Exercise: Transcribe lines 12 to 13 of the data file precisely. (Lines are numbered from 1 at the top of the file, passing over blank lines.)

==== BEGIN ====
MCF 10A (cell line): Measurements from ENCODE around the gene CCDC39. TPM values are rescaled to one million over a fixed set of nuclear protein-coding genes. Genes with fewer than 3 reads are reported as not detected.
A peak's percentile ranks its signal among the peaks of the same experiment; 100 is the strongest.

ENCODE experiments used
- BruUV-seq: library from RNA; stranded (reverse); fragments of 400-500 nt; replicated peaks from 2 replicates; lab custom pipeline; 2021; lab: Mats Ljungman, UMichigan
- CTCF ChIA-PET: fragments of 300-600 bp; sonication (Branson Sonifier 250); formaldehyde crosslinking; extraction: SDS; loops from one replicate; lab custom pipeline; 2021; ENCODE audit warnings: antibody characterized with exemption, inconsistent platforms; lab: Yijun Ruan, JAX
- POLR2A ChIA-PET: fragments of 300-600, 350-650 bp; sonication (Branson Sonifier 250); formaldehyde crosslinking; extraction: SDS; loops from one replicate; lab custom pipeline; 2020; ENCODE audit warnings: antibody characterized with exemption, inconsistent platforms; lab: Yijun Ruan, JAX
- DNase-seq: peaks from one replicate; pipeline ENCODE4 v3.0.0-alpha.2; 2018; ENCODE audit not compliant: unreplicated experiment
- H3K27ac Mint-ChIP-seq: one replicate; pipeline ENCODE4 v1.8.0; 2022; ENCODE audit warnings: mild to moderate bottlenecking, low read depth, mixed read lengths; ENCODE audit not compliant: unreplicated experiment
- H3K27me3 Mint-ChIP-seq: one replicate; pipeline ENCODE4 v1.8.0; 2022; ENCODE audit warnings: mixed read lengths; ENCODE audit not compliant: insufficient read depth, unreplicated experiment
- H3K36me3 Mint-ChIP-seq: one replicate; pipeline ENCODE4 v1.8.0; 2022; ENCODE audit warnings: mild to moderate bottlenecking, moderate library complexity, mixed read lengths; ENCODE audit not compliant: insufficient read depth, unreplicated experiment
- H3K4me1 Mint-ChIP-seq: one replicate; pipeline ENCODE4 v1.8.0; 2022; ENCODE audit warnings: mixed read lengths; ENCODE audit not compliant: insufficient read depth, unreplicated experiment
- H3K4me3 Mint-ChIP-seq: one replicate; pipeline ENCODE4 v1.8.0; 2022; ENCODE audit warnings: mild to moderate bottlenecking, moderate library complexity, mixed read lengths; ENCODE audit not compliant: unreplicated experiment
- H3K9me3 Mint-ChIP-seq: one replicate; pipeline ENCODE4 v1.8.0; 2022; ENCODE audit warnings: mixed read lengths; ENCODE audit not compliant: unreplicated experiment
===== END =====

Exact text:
- H3K4me3 Mint-ChIP-seq: one replicate; pipeline ENCODE4 v1.8.0; 2022; ENCODE audit warnings: mild to moderate bottlenecking, moderate library complexity, mixed read lengths; ENCODE audit not compliant: unreplicated experiment
- H3K9me3 Mint-ChIP-seq: one replicate; pipeline ENCODE4 v1.8.0; 2022; ENCODE audit warnings: mixed read lengths; ENCODE audit not compliant: unreplicated experiment